School board hears COVID-19 updates

Observing the six-foot rule of social distancing, the Huntington County Community School Corporation Board of School Trustees were back at work at Salamonie Elementary School on Monday, May 11, after holding remote sessions to conduct school business. Pictured are (from left) Board Member Matt Melcher, Board President Mathew Roth, Superintendent Chad Daugherty and Assistant Superintendent for Business and Classified Staff Scott Bumgardner.
Observing the six-foot rule of social distancing, the Huntington County Community School Corporation Board of School Trustees were back at work at Salamonie Elementary School on Monday, May 11, after holding remote sessions to conduct school business. Pictured are (from left) Board Member Matt Melcher, Board President Mathew Roth, Superintendent Chad Daugherty and Assistant Superintendent for Business and Classified Staff Scott Bumgardner. Photo by Rebecca Sandlin.

COVID-19 updates heard by the Huntington County Community School Corporation Board of School Trustees at their regular meeting on Monday, May 11, included plans for high school graduation, new teacher devices and closing out the school year for students.

Huntington North High School Principal Rief Gilg outlined a graduation ceremony schedule that will take place on two days, Friday, May 29, at 6 p.m., and Saturday, May 30, from 9 a.m. to 6 p.m. in the HNHS Arena. He explained that after the graduation team consulted with other high school principals, administrators and community “stakeholders” including students, previous graduates and parents, commencement will be split up to allow students to “walk” and receive their diplomas.

“We’re going to split this up into 30-minute increments, so you will get an assigned time if you’re a graduate and we’re going to take groups every 30 minutes,” said Gilg. “In those 30 minutes, there will be 15 graduates in each group to adhere to the Board of Health’s requirement to keep things under 100 people.”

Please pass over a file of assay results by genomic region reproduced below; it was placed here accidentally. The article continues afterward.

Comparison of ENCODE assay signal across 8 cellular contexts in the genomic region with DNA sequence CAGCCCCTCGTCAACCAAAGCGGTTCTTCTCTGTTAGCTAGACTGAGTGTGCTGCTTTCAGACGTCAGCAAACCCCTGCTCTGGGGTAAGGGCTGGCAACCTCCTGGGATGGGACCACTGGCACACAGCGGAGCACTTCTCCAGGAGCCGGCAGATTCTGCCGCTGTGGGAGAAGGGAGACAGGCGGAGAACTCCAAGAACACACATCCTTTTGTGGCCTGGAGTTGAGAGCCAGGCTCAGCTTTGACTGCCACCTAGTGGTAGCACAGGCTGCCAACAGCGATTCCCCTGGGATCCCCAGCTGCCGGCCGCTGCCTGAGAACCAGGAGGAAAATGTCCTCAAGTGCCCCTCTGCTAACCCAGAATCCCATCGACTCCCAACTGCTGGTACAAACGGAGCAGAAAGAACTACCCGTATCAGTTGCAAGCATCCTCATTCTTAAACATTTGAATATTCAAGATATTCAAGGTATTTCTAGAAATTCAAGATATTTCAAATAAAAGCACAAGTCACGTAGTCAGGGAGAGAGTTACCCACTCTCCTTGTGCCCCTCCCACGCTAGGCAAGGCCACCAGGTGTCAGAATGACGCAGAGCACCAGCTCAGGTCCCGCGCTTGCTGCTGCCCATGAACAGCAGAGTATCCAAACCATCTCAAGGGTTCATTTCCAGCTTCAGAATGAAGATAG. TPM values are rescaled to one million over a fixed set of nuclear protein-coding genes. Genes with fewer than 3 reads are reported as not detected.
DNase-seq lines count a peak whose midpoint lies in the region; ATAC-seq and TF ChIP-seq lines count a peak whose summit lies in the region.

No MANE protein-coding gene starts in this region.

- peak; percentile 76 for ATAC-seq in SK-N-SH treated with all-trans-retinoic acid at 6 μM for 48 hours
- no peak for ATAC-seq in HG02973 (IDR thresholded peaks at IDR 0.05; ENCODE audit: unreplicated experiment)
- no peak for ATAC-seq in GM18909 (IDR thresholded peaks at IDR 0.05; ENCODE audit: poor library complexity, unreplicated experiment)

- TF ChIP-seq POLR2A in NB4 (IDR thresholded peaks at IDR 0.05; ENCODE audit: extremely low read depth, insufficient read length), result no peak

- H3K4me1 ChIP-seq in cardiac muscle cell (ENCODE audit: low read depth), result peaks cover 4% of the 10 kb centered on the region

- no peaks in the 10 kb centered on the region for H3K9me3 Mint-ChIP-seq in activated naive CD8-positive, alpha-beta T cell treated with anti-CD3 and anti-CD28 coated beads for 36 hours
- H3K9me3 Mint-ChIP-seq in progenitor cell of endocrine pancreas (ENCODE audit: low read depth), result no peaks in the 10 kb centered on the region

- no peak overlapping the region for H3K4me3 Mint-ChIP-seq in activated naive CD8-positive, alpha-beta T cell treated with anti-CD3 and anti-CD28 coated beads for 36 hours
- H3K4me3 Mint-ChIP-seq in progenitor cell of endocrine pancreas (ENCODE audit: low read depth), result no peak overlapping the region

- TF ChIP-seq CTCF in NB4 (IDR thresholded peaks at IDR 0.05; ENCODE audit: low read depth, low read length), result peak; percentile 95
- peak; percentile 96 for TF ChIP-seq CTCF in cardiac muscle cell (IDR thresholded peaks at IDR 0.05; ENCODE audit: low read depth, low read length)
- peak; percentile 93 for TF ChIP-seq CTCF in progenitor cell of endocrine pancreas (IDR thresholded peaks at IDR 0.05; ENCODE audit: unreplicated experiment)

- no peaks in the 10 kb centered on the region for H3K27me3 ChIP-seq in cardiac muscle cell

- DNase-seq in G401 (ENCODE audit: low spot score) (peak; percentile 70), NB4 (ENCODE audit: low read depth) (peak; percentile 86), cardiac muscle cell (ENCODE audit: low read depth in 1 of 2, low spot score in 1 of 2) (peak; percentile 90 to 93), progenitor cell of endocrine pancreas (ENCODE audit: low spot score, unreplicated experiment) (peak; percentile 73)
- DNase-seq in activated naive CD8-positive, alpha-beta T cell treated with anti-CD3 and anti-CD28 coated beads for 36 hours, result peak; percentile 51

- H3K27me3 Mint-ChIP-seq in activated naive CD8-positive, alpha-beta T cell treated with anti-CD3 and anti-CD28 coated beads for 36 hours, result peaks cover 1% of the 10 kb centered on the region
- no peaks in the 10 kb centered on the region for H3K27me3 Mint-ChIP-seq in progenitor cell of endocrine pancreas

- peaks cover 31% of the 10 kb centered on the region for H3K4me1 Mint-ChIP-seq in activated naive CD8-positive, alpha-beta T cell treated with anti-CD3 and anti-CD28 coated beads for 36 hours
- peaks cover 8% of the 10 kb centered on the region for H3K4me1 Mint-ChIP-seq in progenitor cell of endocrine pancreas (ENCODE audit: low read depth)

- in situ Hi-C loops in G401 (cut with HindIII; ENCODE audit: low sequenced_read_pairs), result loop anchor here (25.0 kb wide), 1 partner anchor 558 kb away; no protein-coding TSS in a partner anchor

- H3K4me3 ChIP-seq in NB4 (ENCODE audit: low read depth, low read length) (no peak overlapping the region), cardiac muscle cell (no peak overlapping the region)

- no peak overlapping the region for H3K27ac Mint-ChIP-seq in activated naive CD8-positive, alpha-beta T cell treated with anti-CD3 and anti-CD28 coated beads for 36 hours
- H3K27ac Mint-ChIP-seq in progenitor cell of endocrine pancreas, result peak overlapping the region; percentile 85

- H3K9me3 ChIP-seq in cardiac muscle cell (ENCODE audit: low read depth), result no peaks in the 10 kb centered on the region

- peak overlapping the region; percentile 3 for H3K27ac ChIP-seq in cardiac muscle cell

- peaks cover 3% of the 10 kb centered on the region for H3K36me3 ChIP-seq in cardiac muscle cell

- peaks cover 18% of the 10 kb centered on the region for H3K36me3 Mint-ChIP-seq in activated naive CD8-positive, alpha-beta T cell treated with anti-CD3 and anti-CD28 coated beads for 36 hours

Each student will be allowed to have four guests in attendance at the ceremony. Social distancing guidelines will be implemented.

“They can go right up in front of the stage where it is set up, get cameras, video recorders, phones ready, then the student will walk across.

Gilg said after the students walk onto the stage they will receive a diploma folder; they will then proceed to the other end of the gymnasium to pick up their diplomas, exit the building and walk to the parking lot.

Achievements and awards the student has received will be displayed on a large split screen that will also show them taking their walk across the stage.                                                                                                                                                                                                                                                                                                                                                                                                                                                                                                                                                                                                                
The first session on Friday, May 29, will have the valedictorian, salutatorian and class officer speeches, Gilg said. The high school’s Top 25 of the Class of 2020 will also participate in commencement exercises Friday. On Saturday the remainder of the seniors will have specific times to come participate in graduation.